Fixing Tickets When There’s A Problem

Working on better escalation of ticket problems. The most frustrating thing is making a booking months in advance, and then there’s a schedule change. In one example, the ticket no longer syncs with the reservation, and the unticketed space gets cancelled. Then the agent tells you all they can do is offer you whatever new award space is available (invariably: not much).

With a revenue ticket, if a partner makes a flight changes that disconnects the ticket and itinerary, the issuing airline does an involuntary reissue into any available inventory class to fix the problem. But with an award ticket that’s not available. For Star Alliance, there needs to be:

  • X inventory for economy
  • I inventory for business class
  • O inventory for first class

If that inventory doesn’t exist then the issuing airline needs to ask the operating airline for help re-opening the inventory or rebooking the reservation into the correct award class.

Luis tells me they’ve been “been working with United, Singapore and EVA trying to make a solution that brings the commercial process into redemption tickets” and that they “do have it with Gol” so they can can protect redemption customers in revenue inventory. He’s “hoping to address in Star Alliance generally” since it’s a problem that they all face.

Now, when the customer calls with a problem and there’s no award space available, they “have to go through a process of asking for help” – those “requests are centralized in single department” but the “success rate is low” and the process is slow. This is similar to other airlines. They’ve worked with agents on how to better explain the issue, and what they’ll do to solve it.

Getting The Best Customer Service From LifeMiles

LifeMiles has improved its staffing for problem escalation. Their experienced exceptions agent used to be a single daytime position. Now they have four people on during the day qualified, and two overnight, so that they offer 24 hour solutions. And they manage staffing against planned promotions, because people buy miles and redeem them right away.

And they’ve changed their mindset on call center quality, aiming to get issues resolved rather than calls resolved.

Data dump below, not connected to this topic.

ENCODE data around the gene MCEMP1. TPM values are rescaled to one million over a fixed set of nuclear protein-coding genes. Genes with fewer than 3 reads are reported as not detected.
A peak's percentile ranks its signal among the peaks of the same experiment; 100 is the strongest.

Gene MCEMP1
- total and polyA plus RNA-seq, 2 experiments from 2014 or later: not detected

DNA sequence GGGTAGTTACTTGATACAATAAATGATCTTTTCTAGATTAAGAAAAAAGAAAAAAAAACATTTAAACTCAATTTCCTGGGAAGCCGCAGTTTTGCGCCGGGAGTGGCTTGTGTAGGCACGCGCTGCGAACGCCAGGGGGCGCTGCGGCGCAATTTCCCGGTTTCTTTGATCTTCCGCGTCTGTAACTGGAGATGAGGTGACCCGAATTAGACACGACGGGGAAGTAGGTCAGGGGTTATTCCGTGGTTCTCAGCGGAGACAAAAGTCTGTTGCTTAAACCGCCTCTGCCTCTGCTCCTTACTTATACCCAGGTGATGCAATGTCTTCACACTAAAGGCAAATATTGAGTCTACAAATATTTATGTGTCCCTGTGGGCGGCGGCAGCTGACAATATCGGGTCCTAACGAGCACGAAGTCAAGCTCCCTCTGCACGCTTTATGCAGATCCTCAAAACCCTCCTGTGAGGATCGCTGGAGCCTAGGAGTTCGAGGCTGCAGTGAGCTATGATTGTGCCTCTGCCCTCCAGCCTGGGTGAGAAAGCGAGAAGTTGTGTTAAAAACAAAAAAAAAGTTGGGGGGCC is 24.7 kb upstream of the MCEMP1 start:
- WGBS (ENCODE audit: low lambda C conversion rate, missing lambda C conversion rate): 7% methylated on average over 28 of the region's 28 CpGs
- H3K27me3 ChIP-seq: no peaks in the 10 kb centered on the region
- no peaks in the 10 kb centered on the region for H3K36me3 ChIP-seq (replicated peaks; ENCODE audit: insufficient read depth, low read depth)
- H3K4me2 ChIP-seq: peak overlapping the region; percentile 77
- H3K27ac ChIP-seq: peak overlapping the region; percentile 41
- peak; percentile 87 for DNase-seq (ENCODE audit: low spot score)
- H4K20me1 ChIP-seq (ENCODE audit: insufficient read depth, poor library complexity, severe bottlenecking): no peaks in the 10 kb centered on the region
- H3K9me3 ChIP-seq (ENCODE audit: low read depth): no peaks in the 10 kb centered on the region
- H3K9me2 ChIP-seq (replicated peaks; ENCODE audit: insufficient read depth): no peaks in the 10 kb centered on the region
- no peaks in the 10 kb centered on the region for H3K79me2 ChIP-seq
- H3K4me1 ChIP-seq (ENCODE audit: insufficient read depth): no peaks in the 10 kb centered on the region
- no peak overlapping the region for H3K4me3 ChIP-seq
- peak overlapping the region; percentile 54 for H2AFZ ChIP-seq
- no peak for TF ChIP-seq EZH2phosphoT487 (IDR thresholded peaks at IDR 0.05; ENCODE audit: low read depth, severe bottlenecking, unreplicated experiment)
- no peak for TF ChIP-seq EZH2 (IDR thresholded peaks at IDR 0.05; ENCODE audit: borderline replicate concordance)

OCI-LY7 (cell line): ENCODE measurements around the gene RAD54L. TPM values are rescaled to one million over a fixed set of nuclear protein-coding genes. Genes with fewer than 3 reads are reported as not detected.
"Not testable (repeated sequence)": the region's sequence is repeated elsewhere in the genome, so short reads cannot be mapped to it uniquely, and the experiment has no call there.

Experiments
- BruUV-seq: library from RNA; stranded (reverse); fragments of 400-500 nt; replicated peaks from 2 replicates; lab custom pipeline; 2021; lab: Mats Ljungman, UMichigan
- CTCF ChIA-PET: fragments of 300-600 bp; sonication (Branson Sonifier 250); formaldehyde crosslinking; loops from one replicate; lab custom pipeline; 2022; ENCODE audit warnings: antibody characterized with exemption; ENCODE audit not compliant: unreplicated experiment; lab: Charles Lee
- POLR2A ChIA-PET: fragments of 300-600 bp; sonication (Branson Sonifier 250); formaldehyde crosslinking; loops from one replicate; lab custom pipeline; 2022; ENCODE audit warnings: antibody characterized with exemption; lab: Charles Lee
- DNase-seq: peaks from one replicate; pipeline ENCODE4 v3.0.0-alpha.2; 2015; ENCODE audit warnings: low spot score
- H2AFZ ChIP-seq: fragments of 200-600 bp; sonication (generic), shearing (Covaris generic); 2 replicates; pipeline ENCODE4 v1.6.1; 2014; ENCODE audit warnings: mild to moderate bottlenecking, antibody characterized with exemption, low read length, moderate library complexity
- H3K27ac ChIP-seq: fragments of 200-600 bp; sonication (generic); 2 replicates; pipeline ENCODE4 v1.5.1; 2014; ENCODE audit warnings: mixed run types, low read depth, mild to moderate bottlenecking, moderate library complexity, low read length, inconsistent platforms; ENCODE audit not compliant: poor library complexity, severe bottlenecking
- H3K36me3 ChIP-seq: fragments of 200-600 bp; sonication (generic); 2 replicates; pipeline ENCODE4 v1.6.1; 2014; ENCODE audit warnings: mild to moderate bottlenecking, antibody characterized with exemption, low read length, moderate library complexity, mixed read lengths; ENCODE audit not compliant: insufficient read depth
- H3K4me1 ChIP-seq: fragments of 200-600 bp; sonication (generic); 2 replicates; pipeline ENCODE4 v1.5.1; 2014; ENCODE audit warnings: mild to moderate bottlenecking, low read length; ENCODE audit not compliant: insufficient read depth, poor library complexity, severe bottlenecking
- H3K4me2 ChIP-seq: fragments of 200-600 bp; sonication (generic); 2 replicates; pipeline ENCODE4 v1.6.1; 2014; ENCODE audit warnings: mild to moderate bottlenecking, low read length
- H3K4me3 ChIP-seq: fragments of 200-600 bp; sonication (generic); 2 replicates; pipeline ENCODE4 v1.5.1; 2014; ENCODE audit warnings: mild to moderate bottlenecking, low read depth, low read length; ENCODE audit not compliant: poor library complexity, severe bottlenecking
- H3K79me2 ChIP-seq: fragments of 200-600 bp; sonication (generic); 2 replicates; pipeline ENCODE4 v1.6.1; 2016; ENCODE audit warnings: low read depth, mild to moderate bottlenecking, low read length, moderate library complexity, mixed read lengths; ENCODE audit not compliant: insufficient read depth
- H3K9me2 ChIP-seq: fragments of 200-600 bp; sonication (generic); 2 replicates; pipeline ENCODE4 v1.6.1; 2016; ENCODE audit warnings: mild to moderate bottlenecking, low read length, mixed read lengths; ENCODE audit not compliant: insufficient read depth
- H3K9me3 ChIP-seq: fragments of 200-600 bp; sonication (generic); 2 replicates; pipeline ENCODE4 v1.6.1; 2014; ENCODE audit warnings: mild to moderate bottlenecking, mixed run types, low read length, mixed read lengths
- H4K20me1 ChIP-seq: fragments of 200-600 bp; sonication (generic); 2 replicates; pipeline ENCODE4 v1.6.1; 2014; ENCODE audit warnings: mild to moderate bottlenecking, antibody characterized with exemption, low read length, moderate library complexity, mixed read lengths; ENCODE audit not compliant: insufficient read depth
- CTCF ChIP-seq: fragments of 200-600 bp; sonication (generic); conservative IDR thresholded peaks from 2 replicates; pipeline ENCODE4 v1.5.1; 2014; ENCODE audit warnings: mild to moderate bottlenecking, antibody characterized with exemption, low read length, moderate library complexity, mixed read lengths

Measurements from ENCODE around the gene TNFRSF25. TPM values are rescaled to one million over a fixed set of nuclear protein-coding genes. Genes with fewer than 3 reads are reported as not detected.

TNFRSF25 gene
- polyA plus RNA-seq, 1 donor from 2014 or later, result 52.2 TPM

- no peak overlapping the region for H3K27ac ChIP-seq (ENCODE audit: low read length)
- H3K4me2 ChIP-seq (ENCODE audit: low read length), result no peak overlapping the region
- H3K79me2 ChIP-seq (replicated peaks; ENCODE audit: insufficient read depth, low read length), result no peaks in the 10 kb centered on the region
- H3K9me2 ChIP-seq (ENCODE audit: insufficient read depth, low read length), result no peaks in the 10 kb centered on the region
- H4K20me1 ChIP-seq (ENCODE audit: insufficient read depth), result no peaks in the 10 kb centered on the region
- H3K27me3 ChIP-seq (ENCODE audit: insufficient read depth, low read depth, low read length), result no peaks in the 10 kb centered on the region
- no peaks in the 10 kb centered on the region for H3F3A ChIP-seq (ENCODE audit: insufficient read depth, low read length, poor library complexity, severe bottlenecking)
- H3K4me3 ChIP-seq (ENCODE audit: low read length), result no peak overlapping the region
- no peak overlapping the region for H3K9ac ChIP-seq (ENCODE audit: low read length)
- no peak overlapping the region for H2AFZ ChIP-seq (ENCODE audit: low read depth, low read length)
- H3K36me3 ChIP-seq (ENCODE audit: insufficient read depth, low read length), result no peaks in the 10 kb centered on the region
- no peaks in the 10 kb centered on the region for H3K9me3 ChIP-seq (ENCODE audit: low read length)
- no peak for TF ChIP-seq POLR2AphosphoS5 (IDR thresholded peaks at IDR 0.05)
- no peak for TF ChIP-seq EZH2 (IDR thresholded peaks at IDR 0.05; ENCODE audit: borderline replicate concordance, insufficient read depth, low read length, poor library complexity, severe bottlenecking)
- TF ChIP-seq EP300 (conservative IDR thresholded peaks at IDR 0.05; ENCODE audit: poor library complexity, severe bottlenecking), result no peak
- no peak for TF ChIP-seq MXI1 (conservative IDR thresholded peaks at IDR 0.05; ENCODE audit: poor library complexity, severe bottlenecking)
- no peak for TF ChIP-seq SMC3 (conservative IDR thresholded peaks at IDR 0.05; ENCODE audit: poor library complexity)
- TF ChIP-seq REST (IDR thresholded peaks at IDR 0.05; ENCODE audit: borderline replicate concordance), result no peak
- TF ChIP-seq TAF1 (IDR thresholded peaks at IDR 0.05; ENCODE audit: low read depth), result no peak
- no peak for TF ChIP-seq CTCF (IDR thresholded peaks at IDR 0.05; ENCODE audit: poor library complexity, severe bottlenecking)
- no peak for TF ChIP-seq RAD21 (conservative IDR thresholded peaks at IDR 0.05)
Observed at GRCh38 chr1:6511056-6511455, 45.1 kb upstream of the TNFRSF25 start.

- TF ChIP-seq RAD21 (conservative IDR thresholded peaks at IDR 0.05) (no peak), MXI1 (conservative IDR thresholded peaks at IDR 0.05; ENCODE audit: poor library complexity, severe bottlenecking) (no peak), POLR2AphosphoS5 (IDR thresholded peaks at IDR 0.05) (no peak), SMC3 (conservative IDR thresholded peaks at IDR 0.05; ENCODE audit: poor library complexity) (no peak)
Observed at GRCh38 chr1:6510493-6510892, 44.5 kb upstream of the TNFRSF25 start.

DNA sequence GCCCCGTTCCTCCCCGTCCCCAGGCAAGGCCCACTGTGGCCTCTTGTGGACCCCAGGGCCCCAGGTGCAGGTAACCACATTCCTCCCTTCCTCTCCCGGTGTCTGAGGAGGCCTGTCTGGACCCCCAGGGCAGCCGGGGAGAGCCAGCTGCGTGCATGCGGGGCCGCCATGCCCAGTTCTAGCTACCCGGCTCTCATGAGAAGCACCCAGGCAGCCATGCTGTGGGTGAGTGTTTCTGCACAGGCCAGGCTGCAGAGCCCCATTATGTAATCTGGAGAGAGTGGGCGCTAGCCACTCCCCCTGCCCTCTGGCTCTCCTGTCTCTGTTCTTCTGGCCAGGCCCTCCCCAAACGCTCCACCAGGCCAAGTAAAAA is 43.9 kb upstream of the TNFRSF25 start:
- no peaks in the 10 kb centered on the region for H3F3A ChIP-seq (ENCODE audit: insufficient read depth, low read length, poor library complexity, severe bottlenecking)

The most senior agents, with the greatest ability to solve problems, are on chat and email. Emails (support -at- generally are responded to within 24 hours. In contrast, when an agent graduates from training they usually first take call center calls before moving to other departments (pricing, chat, security, email, back office) with more experience.

What’s Coming

They’re improving agent workstation capabilities so that requests can be resolved immediately, and without agents having to contact more experienced desks. For instance, if a customer needs to merge two accounts there’s a workflow for that so that the agent enters the accounts and the “system runs the validation, so you always get the same result.” This is coming towards end of the year.

In addition, LifeMiles is working to put refunds online. This was originally targeted for April, but is now slated to have the “first integration launching in the third quarter and then the final solution in the first quarter of next year.” This will support an immediate refund of miles, and taxes returned to customer credit cards within a week.

And they’ll roll out improvements to the way their system searches and books for awards by August. This involves how they’re connected to the Amadeus reservation system. Their booking engine is a custom tool, and they found that many queries to the system are outdated producing errors. They expect this to make it easier to find and ticket the awards customers want.

About Gary Leff

Gary Leff is one of the foremost experts in the field of miles, points, and frequent business travel - a topic he has covered since 2002. Co-founder of frequent flyer community, emcee of the Freddie Awards, and named one of the "World's Top Travel Experts" by Conde' Nast Traveler (2010-Present) Gary has been a guest on most major news media, profiled in several top print publications, and published broadly on the topic of consumer loyalty. More About Gary »

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  1. Recently I used Lifemiles to book 3 different, international flights with complex codeshares. In the past this would necessitate a 30 minute call to LM or a 24-hr email. Now, when I try to do the difficult booking myself I get an instant Error code with a PNR, and a request to contact LM. I make the call to LM, and all reps have, within just a few minutes, confirmed the flight for me and sent me an email link to make payment for fees and taxes. The $25 manual booking charge has been waived. Makes LM a much better service!